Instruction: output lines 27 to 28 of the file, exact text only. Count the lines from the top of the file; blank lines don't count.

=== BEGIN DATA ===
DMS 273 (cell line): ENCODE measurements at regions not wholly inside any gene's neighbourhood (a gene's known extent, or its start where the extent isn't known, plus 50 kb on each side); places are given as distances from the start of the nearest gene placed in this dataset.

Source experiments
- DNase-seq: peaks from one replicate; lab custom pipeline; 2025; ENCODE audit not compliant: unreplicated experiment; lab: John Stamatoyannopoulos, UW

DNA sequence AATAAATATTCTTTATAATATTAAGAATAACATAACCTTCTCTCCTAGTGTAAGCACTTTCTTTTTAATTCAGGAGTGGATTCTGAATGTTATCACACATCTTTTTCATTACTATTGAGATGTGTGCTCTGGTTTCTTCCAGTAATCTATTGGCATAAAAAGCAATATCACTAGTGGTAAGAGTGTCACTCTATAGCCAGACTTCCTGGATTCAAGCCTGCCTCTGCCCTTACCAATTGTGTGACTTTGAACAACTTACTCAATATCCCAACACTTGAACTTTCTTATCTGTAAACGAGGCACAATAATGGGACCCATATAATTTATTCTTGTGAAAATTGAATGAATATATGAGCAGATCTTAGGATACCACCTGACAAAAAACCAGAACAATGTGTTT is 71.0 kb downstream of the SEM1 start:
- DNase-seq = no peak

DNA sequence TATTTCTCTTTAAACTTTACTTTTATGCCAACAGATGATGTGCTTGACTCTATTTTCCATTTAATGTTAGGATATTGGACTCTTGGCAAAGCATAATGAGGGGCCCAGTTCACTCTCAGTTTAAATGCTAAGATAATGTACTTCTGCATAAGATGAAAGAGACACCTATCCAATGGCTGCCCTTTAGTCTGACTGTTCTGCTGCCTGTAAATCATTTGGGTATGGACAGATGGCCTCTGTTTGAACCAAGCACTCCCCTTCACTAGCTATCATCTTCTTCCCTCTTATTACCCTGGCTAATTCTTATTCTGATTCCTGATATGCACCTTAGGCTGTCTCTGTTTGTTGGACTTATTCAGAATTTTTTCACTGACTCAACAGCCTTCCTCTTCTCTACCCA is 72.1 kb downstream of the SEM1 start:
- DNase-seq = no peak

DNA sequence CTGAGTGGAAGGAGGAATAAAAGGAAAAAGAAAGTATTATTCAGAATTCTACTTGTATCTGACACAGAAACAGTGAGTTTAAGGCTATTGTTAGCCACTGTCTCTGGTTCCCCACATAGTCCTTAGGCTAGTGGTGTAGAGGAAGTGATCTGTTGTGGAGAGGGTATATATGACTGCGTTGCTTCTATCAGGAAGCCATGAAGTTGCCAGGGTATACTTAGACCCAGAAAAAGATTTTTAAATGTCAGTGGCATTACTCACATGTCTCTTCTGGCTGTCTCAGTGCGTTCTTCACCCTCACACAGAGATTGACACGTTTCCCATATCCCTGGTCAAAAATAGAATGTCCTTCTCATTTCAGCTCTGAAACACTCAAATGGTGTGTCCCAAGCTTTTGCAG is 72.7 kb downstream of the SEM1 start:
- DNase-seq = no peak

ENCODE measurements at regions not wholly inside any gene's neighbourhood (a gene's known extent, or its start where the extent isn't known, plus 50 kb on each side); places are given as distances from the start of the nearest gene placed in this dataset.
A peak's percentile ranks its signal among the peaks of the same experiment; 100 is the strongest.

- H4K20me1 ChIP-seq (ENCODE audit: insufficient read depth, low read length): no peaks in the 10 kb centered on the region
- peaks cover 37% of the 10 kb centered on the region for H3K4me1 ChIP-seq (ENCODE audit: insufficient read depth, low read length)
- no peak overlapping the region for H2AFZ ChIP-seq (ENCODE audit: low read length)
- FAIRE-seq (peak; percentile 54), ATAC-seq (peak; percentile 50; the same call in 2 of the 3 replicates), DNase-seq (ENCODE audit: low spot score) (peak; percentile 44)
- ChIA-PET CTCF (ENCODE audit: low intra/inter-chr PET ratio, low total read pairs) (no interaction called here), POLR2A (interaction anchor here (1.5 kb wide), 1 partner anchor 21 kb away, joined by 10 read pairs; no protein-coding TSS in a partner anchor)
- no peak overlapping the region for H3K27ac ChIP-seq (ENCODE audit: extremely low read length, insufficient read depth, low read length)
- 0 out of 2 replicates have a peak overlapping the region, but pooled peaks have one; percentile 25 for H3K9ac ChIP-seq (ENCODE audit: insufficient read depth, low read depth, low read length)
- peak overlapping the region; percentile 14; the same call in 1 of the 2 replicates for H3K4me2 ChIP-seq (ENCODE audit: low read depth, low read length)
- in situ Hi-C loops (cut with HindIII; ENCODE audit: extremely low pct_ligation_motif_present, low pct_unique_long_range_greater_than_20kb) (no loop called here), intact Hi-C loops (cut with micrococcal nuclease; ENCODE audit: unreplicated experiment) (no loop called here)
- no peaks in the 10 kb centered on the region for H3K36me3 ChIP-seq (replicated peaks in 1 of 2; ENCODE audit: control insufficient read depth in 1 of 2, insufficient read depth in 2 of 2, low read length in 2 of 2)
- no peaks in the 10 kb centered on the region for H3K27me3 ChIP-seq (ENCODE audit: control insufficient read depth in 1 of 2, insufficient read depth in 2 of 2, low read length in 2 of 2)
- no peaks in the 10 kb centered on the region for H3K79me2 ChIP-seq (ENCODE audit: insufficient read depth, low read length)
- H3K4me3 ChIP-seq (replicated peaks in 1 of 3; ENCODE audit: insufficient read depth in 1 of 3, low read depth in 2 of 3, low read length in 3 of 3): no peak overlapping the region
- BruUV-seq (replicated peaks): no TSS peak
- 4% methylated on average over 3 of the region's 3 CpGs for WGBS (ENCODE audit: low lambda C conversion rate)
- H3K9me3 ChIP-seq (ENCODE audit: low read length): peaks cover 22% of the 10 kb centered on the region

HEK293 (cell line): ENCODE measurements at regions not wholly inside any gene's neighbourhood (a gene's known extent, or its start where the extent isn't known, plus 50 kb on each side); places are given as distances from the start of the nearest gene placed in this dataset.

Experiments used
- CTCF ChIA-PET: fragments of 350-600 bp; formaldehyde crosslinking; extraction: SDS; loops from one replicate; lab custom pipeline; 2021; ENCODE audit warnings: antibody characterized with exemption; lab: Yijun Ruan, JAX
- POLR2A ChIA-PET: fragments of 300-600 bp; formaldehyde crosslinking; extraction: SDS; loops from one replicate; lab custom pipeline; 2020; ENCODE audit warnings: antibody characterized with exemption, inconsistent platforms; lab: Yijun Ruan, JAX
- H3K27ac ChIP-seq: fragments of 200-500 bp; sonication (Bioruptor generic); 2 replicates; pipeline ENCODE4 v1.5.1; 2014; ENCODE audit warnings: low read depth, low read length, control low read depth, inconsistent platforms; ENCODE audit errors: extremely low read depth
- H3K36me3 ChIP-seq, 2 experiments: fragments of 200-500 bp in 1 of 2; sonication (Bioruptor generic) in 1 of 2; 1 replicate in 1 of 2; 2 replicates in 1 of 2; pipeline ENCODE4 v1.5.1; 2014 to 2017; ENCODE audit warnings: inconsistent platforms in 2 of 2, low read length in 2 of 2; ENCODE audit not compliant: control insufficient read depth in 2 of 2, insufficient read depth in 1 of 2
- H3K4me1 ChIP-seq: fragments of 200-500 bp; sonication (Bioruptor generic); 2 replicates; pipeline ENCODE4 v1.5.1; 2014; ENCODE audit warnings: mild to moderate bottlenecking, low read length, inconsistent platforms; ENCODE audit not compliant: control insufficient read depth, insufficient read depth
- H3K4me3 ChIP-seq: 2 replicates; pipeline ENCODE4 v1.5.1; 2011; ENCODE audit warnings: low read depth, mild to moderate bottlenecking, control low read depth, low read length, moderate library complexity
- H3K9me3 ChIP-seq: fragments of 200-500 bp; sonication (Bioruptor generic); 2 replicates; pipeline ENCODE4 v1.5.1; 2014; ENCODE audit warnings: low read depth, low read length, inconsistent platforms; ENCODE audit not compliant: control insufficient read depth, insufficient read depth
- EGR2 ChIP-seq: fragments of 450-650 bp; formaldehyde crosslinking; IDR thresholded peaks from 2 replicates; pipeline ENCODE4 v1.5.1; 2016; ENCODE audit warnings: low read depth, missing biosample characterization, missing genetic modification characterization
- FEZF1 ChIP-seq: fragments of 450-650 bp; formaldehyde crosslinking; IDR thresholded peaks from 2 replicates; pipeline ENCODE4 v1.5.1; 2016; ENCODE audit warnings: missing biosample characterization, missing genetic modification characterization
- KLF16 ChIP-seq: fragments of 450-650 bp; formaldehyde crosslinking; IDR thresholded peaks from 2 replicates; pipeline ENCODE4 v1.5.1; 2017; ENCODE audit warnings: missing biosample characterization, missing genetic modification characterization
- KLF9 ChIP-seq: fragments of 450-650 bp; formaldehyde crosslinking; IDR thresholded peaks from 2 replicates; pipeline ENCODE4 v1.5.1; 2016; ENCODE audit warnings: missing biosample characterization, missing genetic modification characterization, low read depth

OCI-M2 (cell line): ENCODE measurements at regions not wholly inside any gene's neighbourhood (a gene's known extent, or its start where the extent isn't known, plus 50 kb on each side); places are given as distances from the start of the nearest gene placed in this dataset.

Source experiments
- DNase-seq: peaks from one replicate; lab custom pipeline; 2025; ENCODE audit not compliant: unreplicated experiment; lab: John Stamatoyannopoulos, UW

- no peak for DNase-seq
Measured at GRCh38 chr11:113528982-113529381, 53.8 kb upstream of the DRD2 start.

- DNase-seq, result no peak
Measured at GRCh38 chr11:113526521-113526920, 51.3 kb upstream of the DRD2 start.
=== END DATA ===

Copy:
- H3K9me3 ChIP-seq (ENCODE audit: low read length): peaks cover 22% of the 10 kb centered on the region

HEK293 (cell line): ENCODE measurements at regions not wholly inside any gene's neighbourhood (a gene's known extent, or its start where the extent isn't known, plus 50 kb on each side); places are given as distances from the start of the nearest gene placed in this dataset.